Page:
“The beauty of anti-racism is that you don’t have to pretend to be free of racism to be an anti-racist. Anti-racism is the commitment to fight racism wherever you find it, including in yourself. And it’s the only way forward.”Ijeoma Oluo, @IjeomaOluo
MacLeod-Bluver (2019), suggests another way that you can reflect on your implicit bias and join the discussion for equity is by starting a book study with other teachers at your school or people in your community. One book suggestion is White Fragility by Robin D’Angelo or check out this article: White Privilege: Unpacking the Invisible Backpack, by Peggy McIntosh. Another good discussion starter is PBS’s Race: The Power of Illusion webpage.
2. Critically Examine our Curriculum and Instructional Practices
Here are some guiding questions to ask while carefully examining your curriculum: “How does this curriculum reflect the diverse range of students in my classroom and the diversity of human experience? How does this curriculum support students as sense-makers?” (MacLeod-Bluver, 2019). For a long time, curriculums were written by white males for a white audience. We need to challenge the status-quo and demand that publishers are integrating inclusive content.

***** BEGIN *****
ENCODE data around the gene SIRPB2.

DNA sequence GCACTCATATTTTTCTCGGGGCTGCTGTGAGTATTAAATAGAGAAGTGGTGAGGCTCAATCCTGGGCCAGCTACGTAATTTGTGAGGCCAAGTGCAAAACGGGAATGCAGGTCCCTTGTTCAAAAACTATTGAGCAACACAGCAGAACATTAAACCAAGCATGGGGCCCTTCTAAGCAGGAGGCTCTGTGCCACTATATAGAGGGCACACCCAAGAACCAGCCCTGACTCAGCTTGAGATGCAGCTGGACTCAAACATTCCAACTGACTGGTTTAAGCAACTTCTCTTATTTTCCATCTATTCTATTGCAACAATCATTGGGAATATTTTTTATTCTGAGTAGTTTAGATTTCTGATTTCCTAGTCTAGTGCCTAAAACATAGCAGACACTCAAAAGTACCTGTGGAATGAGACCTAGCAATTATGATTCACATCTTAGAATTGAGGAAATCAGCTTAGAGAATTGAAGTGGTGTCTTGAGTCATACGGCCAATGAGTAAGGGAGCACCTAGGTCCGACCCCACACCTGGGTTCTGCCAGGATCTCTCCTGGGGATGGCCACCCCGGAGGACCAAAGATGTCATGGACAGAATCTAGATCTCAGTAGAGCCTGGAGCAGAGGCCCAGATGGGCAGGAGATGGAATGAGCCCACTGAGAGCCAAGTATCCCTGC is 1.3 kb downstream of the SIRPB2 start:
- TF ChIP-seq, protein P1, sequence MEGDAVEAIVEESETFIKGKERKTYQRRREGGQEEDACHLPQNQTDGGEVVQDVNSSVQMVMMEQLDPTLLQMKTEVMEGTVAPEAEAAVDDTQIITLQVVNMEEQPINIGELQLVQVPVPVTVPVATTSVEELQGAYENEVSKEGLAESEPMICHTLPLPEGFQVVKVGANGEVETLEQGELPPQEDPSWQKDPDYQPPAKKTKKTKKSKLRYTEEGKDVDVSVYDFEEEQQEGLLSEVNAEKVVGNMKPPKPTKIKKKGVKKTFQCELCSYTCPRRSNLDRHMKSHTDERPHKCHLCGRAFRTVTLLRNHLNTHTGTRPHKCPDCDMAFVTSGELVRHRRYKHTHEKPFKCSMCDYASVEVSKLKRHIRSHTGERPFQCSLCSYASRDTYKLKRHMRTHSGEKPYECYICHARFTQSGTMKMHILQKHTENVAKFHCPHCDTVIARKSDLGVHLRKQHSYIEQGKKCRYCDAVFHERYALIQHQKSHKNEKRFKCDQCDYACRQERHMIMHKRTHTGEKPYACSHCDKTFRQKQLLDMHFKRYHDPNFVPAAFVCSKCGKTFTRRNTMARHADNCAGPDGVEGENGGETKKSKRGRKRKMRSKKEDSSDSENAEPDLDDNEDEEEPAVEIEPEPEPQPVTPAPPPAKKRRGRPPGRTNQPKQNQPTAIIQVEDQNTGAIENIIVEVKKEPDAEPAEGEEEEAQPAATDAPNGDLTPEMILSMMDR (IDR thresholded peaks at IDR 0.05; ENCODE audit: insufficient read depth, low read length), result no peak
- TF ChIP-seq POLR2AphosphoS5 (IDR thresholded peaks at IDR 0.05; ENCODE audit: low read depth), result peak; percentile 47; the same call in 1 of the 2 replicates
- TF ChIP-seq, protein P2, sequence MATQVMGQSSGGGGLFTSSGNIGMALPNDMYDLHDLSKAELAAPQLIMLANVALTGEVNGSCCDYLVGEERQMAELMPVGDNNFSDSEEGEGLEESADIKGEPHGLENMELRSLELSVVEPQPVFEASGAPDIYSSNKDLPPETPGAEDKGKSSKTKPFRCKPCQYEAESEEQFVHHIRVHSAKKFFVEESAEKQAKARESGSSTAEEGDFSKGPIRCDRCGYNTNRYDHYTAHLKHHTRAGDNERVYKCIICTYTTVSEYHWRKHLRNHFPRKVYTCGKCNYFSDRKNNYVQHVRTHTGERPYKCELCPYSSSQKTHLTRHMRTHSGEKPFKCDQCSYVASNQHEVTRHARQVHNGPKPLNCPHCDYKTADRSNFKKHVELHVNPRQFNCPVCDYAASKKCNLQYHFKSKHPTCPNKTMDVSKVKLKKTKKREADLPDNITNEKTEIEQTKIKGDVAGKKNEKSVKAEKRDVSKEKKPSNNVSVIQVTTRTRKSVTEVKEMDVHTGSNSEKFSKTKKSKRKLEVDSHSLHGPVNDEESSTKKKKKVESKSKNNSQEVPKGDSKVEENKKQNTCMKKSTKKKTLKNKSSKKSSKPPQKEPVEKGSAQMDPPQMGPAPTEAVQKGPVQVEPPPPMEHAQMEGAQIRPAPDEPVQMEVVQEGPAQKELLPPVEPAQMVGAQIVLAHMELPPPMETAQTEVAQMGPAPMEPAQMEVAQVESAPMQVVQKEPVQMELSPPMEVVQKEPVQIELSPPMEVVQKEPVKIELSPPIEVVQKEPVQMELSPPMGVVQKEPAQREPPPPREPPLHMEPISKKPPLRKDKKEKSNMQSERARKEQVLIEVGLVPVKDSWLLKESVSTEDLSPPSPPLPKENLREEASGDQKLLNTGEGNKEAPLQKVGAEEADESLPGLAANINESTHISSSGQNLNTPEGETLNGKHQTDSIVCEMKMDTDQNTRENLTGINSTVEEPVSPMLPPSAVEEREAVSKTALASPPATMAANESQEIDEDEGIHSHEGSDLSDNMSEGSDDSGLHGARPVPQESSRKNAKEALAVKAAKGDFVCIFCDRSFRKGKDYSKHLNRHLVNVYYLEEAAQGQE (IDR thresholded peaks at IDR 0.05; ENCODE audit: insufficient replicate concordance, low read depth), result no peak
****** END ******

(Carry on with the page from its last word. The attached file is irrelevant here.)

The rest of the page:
As for instructional practices, research has shown some alarming trends. One being that non-Black teachers have significantly lower expectations of Black students (Gerhenson, Holt, & Papageorge, 2015). Studies have also shown clear discipline disparities between white and non-white students. When establishing classroom norms and expectations at the beginning of the year, ask yourself if your classroom management policies reflect your values of equity (MacLeod-Bluver, 2019). Take time to video yourself teaching and reflect on your language – do you talk the same to students of color as you do white students? Does your language honor each student’s potential? Does your language support all students’ making sense of the content? (MacLeod-Bluver, 2019).
3. Actively Educate Our Youth
Beyond examining our curriculum, we should be creating safe places to have intentional conversations with our students about topics like race, culture, feelings, and equity. Biases are learned at an early age. Teachers can “help children question their values and beliefs and point out subtle stereotypes used by peers and in the media” (Teaching Tolerance). Here are some children’s literature books that focus on the issues of race, culture, and equality.
Or check out these Social Emotional Lessons that support kids to start having conversations about complex issues. Teaching Tolerance has explicit lessons about identity, diversity, justice, and action, but they also incorporate these topics into lessons focused on common core standards.